Category Archives: Killer Mike

Killer Mike – R.A.P. Music

Killer Mike – R.A.P. Music



Killer Mike has always been an impressive, socially conscious rapper, but R.A.P. Music benefits from the ambitious goals he sets for himself this time. He aims not only to pay respect to the musical and racial heritage that brought hip-hop to where it is today but to provide a template for what rap should be going into the future. By all accounts, something like this should collapse under its own weight and go down as a well-meaning, if pretentious, footnote in hip-hop history. The astonishing thing is—as if we should have ever doubted him—that the album just about fulfills its promise. Even more, it’s light on its feet, filled with energy and life even as Mike goes on extended political diatribes like on “Reagan,” a scathing critique of economic policies and presidential administrations running from Ronald straight through to Obama.  That anger and skepticism manifests itself in other places too, whether it be the unflattering portraits of Atlanta and New York on “Anywhere But Here” or “Don’t Die”‘s tale of corrupt policemen, the latter of which directly recalls (and stands with) the classic anti-authoritarian rants of N.W.A and Ice Cube. He also has some choice words for the state of hip-hop these days, describing it as “fiction that is sold by conglomerates,” and instead wishes to elevate the genre, comparing rap music to a spiritual epiphany on the title track, which could easily serve as Mike’s thesis. Again, this sort of stuff doesn’t sounds like it should make for easy listening, but Mike raps thoughtfully and gracefully throughout, so listening is never a chore. Plus, even when R.A.P. Music stays away from big themes, it’s easy to just get caught up in his dexterous rapping skills, showcased in the rat-a-tat interjection “Go!” and “Untitled,” where he manages to rhyme “John Gotti” with “Dali,” then “Basquiat” with “Pac.”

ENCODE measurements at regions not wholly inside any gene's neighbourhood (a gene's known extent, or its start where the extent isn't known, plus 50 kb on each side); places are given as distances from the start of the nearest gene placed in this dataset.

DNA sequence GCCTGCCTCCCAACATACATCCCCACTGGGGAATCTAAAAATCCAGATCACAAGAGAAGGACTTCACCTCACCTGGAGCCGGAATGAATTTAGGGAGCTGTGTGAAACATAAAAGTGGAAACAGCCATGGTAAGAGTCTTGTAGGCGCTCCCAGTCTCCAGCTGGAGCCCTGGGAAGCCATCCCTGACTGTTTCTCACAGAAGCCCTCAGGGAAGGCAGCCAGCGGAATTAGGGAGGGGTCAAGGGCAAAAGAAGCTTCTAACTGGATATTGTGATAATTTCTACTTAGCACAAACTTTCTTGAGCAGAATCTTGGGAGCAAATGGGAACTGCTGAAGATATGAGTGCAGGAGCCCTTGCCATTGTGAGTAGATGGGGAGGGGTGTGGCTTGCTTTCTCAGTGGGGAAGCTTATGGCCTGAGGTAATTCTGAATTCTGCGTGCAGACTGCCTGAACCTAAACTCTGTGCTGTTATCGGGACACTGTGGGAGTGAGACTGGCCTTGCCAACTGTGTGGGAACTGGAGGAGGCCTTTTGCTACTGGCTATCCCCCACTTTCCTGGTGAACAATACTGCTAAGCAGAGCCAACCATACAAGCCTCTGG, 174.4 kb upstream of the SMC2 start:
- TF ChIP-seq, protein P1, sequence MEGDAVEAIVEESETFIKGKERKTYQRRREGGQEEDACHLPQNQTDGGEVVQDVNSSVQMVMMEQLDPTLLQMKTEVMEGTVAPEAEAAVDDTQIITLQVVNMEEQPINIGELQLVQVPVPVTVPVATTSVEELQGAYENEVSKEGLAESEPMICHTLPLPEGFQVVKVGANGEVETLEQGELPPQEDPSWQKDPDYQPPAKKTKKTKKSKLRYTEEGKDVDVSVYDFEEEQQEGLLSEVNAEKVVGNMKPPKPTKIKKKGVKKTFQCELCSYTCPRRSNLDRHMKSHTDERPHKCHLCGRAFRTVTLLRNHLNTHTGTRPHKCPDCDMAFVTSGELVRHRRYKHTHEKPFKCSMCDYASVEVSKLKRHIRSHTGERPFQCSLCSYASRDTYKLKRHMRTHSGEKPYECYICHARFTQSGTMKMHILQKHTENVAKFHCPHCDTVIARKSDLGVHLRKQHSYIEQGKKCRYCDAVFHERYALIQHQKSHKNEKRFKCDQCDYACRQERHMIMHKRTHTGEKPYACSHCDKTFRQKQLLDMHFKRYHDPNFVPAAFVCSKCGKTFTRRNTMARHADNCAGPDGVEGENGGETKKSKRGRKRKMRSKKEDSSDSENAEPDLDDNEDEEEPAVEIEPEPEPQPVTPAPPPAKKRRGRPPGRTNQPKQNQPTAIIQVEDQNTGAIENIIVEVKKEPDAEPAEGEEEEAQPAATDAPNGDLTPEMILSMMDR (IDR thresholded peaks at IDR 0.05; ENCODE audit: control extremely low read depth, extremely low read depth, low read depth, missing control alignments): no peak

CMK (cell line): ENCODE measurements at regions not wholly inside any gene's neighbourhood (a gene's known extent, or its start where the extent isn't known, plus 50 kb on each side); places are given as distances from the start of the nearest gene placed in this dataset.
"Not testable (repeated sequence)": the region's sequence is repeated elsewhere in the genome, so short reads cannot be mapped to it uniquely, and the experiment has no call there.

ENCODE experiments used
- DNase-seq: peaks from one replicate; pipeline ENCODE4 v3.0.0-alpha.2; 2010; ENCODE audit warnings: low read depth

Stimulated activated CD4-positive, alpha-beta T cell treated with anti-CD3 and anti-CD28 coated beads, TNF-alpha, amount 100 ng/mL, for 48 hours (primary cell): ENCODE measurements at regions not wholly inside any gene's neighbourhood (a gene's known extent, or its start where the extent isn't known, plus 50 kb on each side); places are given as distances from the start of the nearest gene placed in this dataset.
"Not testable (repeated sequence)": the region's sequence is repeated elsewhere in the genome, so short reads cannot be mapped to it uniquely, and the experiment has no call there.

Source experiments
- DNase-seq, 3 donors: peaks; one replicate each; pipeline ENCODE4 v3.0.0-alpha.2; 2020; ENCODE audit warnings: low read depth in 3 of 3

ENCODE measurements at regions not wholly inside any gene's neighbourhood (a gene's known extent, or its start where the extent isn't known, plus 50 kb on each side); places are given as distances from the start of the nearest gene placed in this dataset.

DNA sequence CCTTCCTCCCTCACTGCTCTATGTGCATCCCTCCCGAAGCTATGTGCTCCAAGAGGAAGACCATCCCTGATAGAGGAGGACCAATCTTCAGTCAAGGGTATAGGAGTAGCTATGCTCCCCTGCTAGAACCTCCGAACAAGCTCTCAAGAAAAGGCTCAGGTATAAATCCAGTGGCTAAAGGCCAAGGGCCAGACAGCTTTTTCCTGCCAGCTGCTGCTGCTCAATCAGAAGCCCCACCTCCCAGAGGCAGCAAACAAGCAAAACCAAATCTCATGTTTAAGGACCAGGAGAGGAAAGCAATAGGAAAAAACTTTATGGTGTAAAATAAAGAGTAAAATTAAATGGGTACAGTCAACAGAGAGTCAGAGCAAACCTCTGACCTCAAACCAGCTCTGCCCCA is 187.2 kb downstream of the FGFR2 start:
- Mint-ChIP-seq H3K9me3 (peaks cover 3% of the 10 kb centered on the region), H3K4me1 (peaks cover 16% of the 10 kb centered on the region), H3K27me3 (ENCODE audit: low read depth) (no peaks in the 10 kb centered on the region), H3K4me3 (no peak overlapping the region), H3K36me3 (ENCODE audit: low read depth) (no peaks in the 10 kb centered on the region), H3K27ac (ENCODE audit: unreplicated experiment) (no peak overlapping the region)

And working with legendary underground producer El-P proves to be the masterstroke here, since he deftly mixes the old and the new, looking back to the past while pushing to the future. See, just like Mike, he seeks to celebrate the hip-hop’s golden age too, looking to prime Bomb Squad and Prince Paul for reference without sacrificing his own unique voice. Check how the propulsive beat and squelching synths mirror the stressful, kinetic energy of the erupting riot on “Don’t Die” or how he writes the manual on creating classic old-school boom bap with “JoJo’s Chillin.”  Top to bottom, the production is superb, with effortless slices of lively, gnarled funk around every corner, suiting the intelligence and humor in Mike’s words perfectly. Yeah, R.A.P. Music could stand to be a little hookier and more memorable in places, but even if it isn’t a true classic, it definitely stands as one of the year’s most urgent rap records. On the title track, Mike isn’t lying when he says “it’s what my people need and the opposite of bullshit.”